Monday, August 13, 2007

Teaching Heuristics in an Algorithms Class

In my undergraduate class, I devote one class (and one programming assignment) to heuristic search methods. I focus on hill climbing, since it is most clearly connected to other things covered previously (greedy algorithms, the simplex algorithm), but I also discuss other well-known methods, including the Metropolis algorithm, simulated annealing, tabu search, go with the winners, genetic algorithms, and, of course, BubbleSearch.

Generally, algorithms textbooks hardly mention heuristics. At best, heuristics enter the picture when discussing approximation algorithms, as though the fact that we can prove that the greedy local search algorithm for max-cut achieves a cut of at least 1/2 the edges is the important thing. I wish the standard textbooks would devote a solid chapter on heuristic techniques; in real life, most students are probably more likely to have to implement a heuristic for some NP-hard problem than to have to implement a minimum spanning tree algorithm.

The theory purists will undoubtedly suggest that heuristics don't belong in an algorithms class, because generally we can't prove formal statements about them. Obviously, I disagree. Heuristics are closely tied to other class concepts -- like greedy algorithms and approximations. Perhaps most importantly, a successful heuristic approach depends on sound modeling and building an understanding of a problem, which are exactly the important skills we should be teaching in undergraduate algorithms. Finally, we need to give students some basic, realistic algorithmic tools for handling NP-hard problems in practice. (2-approximations do not suffice.) So while I acknowledge that students may be exposed further to these and other heuristic approaches in for example an AI class, I think it's important to clearly connect it to what they're learning in algorithms.


Suresh Venkatasubramanian said...

What about K&T, Chapter 12: Local search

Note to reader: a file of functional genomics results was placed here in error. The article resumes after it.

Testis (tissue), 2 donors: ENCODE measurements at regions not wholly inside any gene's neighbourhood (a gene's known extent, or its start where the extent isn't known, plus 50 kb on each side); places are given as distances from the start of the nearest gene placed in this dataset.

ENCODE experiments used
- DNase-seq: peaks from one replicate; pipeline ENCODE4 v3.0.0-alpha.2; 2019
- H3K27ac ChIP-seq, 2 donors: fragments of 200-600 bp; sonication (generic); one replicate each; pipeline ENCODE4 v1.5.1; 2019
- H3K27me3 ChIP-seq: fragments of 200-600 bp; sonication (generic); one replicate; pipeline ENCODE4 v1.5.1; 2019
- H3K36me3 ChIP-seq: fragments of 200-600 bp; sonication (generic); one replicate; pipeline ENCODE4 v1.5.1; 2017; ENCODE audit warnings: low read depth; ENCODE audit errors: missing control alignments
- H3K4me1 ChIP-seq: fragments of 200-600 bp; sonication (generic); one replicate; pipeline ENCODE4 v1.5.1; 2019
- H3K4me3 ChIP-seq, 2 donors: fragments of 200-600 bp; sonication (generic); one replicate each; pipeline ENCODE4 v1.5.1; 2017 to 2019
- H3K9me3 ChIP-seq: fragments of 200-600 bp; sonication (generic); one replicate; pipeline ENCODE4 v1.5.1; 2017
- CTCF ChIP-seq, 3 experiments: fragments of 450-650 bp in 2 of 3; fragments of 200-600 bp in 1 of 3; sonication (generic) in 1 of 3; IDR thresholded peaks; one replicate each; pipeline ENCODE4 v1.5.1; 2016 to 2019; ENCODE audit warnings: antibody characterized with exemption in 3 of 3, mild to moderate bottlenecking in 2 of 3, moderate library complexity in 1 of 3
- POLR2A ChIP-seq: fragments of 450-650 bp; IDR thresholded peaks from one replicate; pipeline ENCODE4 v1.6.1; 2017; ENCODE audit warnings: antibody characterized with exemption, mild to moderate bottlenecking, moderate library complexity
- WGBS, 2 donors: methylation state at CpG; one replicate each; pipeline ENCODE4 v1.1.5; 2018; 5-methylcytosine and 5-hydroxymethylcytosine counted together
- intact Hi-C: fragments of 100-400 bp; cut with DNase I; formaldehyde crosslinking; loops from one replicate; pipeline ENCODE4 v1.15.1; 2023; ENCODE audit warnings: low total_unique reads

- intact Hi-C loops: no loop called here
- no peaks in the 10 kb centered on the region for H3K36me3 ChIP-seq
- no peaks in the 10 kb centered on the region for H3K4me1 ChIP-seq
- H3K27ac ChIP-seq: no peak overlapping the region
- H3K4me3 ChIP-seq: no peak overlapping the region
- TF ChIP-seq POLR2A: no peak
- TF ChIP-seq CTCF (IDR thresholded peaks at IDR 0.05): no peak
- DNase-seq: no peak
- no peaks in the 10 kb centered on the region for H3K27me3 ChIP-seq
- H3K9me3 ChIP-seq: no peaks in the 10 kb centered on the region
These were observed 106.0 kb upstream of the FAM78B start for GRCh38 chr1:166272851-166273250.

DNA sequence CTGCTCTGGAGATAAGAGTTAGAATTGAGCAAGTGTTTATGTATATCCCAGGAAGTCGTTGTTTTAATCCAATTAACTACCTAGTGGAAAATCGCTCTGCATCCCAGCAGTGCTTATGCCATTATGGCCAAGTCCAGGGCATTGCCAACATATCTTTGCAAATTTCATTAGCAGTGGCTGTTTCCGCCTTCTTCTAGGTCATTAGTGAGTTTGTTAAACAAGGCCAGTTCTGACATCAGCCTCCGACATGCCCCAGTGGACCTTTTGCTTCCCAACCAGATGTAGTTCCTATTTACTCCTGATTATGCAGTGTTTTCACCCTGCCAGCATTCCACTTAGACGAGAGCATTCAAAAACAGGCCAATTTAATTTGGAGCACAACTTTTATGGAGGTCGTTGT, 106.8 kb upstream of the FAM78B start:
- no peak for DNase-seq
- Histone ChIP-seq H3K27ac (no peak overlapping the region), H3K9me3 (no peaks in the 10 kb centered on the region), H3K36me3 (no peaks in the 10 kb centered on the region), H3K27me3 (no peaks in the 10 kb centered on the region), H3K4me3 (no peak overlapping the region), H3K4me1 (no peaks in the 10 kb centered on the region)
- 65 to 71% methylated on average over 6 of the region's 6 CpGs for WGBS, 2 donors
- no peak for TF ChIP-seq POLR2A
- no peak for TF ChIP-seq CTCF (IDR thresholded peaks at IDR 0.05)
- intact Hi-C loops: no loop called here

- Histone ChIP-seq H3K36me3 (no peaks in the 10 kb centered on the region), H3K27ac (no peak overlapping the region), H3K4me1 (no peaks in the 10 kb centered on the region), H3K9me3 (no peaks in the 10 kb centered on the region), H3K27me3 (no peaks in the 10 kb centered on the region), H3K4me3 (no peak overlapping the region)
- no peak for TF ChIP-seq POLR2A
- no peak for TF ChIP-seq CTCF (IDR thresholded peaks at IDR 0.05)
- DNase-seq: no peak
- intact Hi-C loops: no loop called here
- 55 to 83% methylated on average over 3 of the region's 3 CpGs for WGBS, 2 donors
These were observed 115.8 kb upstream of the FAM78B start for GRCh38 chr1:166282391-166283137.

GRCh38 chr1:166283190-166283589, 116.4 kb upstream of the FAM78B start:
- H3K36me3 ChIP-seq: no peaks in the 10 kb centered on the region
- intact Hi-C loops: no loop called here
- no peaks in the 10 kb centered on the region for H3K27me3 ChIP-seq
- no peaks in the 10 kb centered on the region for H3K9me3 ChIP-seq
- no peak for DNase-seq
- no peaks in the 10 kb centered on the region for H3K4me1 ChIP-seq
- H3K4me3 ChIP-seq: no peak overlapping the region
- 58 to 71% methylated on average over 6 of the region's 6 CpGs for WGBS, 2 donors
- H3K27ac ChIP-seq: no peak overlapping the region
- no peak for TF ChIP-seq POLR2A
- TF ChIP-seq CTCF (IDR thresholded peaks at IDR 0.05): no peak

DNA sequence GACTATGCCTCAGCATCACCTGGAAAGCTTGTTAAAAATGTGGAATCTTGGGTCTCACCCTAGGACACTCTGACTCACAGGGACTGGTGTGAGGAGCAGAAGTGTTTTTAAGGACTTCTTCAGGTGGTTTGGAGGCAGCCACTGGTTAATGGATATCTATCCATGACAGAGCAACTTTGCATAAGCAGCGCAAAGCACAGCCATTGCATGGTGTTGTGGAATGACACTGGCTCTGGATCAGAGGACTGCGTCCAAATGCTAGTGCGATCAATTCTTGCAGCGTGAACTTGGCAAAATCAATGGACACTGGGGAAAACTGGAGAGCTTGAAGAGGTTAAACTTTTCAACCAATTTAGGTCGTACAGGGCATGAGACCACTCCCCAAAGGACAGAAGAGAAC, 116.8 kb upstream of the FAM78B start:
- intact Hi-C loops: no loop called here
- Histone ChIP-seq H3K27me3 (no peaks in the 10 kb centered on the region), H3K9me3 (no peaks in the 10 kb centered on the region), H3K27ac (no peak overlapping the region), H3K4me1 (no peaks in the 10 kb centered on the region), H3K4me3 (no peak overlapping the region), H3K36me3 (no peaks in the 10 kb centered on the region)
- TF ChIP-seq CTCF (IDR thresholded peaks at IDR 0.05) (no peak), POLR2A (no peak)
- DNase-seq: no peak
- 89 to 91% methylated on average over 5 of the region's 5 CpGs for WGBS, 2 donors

* landscape of an optimization problem
* Metropolis and Simulated Annealing
* An Application of Local Search to Hopfield Networks
* Max cut via local search
and more...

It's not perfect: no EM/k-means-type heuristic, but it's a start.

I'm glad you posted this. I want to throw in one such lecture in my algorithms class as well, but I might have to sacrifice something else..

Suresh Venkatasubramanian said...

p.s could you enable comment feeds ?

Michael Mitzenmacher said...


Chapter 12 of Kleinberg and Tardos is as good as it gets right now, but I think it could have been better. The problem is that the chapter is about local search (the title of the chapter), and not about heuristics. The first problem with this is that they don't discuss heuristic methods in either enough breadth or depth. No mention of several heuristic methods, and the bare-bones stuff they mention about landscape of an optimization problem, Metropolis/Simulated Annealing, etc. covers pretty much what I already had in my notes (which are now a decade old). I wanted something more. The second problem with this is that they've
collapsed together two aspects of local search that would be better separated: local search as a heuristic, and local search as an approach for approximation algorithms. Most of the chapter, it seems to me, is focused on the latter, eclipsing the idea of the utility of local search as a heuristic. They prove factor-of-2 competitiveness theorems, but never give an example of where in practice it gets you 98+% of the way to optimal. Once again, it leaves the impression that theorists just don't "get it"; we're so entranced by proving that we get within a factor of 2, we miss the higher level message that most of the time, you can get very-close-to-optimal solutions.

Suresh Venkatasubramanian said...

fair enough. I'm impressed that you can cover all those topics in one lecture though.

Anonymous said...

I'm not sure I understand what you mean when you say local search as an approx alg should be separated from local search as a heuristic. What is your definition of heuristics? For example, do you consider SVD-based algorithms (many of which have proven performance guarantees, but not in the framework of approximation algorithms) heuristics?

Perhaps the distinction should be between the techniques and proofs.

Michael Mitzenmacher said...

I don't know why there's no link that let's you get comments by RSS. It seems you can add it manually with this URL.

This is the RSS URL for the post.

Anonymous said...


I also think that a variety of optimization methods should be taught in algorithms class, even though one cannot prove (much) about them.